BIG HERO 6 (2014)

Review by Derrick Carter

Running Time: 1 hour 48 minutes

MPAA Rating: PG for Action and Peril, some Rude Humor, and Thematic Elements

BHero6 poster

Directed by: Don Hall & Chris Williams

Written by: Robert L. Baird, Dan Gerson & Jordan Roberts

(based on the BIG HERO 6 comics)

Voices of: Ryan Potter, Scott Adsit, Daniel Henney, T.J. Miller, Jamie Chung, Damon Wayans Jr., Genesis Rodriguez, James Cromwell, Alan Tudyk & Maya Rudolph

Disney is known for tales of princess, far off lands, and immensely creative retellings of classic stories. Every now and then, Disney tries something new or unusual out for size. Sometimes, this approach comes out with a new classic (WRECK-IT RALPH), but it can also result in a flawed or mixed bag (ATLANTIS: THE LOST EMPIRE, LILO & STITCH).  BIG HERO 6 is Disney’s first adaptation of a Marvel comic into an animated family film and winds up being a decent enough movie with some frustrating problems.

BIG HERO 6, from left: Hiro (voice Ryan Potter), Baymax (voice: Scott Adsit), 2014. ©Walt Disney

In a colorful futuristic city called San Fransokyo, Hiro Hamada (a 14-year-old genius) spends his time hustling at illegal bot fights (think cock-fighting by remote-controlled robots). With Tadashi’s (Hiro’s older brother) guidance, Hiro is interested in attending a high-tech university, but disaster strikes. Hiro teams up with the gentle giant Baymax (Tadashi’s invention: an inflatable nurse-like robot) to stop an evil villain, but he’ll also need the help of four friends to take down the masked baddie. This is pretty basic stuff for a superhero origin story, but it’s executed fairly well for about two-thirds of the movie.

BIG HERO 6, from left: Fred (voice: T.J. Miller), Honey Lemon (voice: Genesis Rodriguez), Hiro

BIG HERO 6 takes place in an awesome world. The visuals are beautiful and there’s a lot of creativity on display. A scene in which Hiro flies on Baymax’s back through the skies of San Fransokyo reminded me of the best scene in HOW TO TRAIN YOUR DRAGON because of how gorgeous the animated environment looked around them. There’s also a unique style to the animation itself in that this almost comes off like an anime met up with regular computer animation and had a baby. A few characters look like they’re right out of a manga (Hiro, Tadashi, etc.) and others look like they’re from typical animated designs, but they blends seamlessly into one big world that is very cool to look at. It’s an awesome film in terms of pure animation, but the script itself is where things falter.

BIG HERO 6, Yokai (voice: Charles Adler), 2014. ©Walt Disney Studios Motion Pictures/courtesy

The characters in BIG HERO 6 are fun to watch, but pretty standard. With the exception of Hiro and Baymax, everyone else comes off as a one-note joke and don’t receive enough time to develop into actual characters. Hiro is a sympathetic teenager who’s suffering from severe depression and Baymax shows a remarkable amount of emotions for a robot (as well as providing the best comic relief in the whole movie). There’s genuine friendship between them that’s the best aspect of the film, besides the unique animation. However, BIG HERO 6 tries to have it both ways in terms of being a rocking superhero movie and a cutesy kid’s film. This isn’t a great mix and it’s clear that a lot of things were compromised in terms of making this child-friendly (just wiki some of the details about the source material for examples). BIG HERO 6 works very well for the first hour (maybe a little longer) thanks to well-placed humor. It’s a fun and entertaining flick that is almost compromised by a rushed climax.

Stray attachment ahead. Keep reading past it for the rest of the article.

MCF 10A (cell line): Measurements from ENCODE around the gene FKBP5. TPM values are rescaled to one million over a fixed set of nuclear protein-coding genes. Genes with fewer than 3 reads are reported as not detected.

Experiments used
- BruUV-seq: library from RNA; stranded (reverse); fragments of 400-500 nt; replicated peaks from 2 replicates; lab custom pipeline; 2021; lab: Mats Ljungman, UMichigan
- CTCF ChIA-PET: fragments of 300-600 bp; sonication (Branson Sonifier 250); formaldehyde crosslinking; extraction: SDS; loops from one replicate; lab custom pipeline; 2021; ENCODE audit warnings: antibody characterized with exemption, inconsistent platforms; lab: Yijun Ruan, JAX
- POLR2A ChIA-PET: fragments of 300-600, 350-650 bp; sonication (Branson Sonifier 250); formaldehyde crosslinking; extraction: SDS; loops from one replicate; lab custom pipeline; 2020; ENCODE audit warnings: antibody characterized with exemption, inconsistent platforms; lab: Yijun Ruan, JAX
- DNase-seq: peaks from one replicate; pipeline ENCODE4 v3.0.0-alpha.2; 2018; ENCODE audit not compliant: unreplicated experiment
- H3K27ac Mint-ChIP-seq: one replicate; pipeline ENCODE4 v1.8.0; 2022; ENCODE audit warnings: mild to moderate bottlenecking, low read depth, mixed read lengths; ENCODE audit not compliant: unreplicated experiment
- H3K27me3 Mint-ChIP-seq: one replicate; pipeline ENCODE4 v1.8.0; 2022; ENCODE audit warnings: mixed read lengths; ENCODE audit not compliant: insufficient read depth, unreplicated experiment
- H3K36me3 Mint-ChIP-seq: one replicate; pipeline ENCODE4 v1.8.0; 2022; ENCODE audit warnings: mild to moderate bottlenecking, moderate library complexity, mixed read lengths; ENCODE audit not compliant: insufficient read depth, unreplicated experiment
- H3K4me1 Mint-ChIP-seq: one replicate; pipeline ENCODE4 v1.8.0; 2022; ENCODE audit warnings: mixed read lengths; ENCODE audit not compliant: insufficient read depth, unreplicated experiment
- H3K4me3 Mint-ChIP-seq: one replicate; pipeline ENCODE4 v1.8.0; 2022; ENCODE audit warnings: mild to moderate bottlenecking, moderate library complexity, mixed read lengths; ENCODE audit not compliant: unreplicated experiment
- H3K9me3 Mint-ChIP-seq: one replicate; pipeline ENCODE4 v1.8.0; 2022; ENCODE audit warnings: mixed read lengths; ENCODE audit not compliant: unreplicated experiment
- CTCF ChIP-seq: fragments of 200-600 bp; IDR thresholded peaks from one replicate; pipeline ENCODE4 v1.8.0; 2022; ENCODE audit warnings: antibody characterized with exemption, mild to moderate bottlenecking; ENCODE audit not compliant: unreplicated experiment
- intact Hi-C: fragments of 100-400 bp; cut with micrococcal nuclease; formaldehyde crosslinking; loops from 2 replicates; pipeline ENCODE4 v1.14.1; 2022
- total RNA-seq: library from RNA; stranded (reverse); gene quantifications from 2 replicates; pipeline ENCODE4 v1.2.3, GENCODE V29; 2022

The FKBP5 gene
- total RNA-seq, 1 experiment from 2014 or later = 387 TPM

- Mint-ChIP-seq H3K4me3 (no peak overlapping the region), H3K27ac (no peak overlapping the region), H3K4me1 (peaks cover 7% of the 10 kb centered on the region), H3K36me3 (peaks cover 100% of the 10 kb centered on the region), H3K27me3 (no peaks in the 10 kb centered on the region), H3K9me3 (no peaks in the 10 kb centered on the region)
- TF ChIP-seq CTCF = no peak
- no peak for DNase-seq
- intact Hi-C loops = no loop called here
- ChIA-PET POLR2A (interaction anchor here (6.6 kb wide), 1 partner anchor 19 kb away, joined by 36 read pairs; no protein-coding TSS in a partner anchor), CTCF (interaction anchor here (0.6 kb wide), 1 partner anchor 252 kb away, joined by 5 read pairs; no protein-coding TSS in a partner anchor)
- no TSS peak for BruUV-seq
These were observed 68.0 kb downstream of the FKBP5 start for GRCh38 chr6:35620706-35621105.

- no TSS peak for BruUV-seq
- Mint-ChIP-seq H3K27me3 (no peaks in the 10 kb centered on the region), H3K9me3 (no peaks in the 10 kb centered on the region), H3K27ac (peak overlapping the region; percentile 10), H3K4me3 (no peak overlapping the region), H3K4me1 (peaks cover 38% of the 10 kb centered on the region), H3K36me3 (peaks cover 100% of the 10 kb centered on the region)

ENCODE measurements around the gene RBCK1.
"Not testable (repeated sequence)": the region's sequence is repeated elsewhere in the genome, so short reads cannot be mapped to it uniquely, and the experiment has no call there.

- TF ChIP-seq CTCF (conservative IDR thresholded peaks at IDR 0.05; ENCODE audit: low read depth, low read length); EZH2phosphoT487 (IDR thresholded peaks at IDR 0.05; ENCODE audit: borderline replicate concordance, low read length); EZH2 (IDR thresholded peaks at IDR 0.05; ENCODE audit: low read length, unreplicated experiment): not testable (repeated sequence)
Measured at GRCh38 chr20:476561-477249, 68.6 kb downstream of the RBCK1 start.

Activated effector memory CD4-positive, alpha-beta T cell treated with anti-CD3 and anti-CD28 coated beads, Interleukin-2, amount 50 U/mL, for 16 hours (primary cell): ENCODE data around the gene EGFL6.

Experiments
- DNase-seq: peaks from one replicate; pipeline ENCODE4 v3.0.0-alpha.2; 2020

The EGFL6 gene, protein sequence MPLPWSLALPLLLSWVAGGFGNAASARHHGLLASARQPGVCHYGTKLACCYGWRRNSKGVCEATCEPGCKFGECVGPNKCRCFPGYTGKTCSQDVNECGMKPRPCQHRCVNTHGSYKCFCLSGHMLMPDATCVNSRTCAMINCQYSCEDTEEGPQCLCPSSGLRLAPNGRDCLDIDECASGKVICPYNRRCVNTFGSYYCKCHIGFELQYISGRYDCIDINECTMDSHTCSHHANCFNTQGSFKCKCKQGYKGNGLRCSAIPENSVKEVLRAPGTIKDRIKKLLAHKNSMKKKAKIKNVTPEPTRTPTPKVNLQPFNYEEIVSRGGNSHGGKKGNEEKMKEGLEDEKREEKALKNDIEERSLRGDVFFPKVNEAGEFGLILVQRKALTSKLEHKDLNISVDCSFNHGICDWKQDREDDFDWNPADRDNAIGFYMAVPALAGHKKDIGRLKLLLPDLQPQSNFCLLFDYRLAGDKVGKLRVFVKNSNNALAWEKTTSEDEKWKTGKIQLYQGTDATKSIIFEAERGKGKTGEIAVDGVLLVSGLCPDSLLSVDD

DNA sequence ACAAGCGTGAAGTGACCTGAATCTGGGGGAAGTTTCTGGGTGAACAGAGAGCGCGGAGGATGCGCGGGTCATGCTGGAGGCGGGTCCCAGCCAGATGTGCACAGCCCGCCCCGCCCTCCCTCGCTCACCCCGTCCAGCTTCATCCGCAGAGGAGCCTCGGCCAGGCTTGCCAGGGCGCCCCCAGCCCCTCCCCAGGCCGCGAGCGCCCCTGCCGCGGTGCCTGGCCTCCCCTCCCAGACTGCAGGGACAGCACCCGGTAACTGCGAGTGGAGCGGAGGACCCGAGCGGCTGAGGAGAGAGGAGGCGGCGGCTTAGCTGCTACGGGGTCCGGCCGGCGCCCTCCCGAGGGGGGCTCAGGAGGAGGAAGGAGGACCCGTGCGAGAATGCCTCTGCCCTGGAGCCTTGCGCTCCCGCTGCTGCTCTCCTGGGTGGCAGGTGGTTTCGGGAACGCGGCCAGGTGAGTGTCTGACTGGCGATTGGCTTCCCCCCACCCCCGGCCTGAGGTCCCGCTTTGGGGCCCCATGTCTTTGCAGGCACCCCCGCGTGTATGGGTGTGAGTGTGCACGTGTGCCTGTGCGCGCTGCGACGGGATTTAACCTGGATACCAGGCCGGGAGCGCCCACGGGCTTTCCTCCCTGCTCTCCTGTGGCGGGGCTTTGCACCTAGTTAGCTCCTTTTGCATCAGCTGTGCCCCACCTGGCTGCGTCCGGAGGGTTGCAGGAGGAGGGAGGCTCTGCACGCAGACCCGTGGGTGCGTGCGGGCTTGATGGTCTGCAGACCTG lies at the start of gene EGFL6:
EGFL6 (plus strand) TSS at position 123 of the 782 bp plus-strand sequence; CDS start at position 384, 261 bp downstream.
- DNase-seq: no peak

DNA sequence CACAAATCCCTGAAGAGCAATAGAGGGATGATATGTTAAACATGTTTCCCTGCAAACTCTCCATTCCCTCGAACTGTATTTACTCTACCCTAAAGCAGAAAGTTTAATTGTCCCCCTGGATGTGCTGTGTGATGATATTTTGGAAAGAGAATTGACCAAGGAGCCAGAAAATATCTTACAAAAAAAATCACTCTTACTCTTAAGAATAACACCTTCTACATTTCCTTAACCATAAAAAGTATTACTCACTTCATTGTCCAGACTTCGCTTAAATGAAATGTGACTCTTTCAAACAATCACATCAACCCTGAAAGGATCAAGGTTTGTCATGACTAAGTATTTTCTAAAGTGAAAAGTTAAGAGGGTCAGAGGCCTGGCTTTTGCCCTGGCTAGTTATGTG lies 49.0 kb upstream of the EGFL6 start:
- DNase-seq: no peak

BIG HERO 6, from left: Hiro (voice Ryan Potter), Baymax (voice: Scott Adsit), 2014. ©Walt Disney

All the momentum and entertainment nearly goes out the window in the final third. We are given the reveal of who the kabuki-masked villain is and I will give BIG HERO 6 praise in it being not completely predictable, but the details surrounding the bad guy are so rushed that beating him almost seemed like a shrug-inducing obligation. The stakes weren’t too high and the final battle is an afterthought. The climax isn’t compelling or very exciting. There are even a couple of plot holes introduced by the rushed showdown. It’s almost like you’re on a really fun rollercoaster ride and the cars stop for the final third, so you’re forced to get out and walk the rest of the track. That’s the exact same effect of watching BIG HERO 6.

BIG HERO 6, from left: Baymax (voice: Scott Adsit), Hiro (voice Ryan Potter), 2014. ©Walt Disney

Depending on how well it performs at the box office, BIG HERO 6 is likely to become a new franchise for Disney. I liked the world of this story enough to watch a sequel, but this film is just okay overall. It’s a decent enough origin story that doesn’t develop the colorful characters enough to make me care about anyone other than the two leads and nearly falls apart completely in the last third (opening up a big plot hole and cliché that you can see coming from a mile away). BIG HERO 6 is satisfying family entertainment, but you’d expect more from both Marvel and Disney (let alone a combination of the two).

Grade: B-

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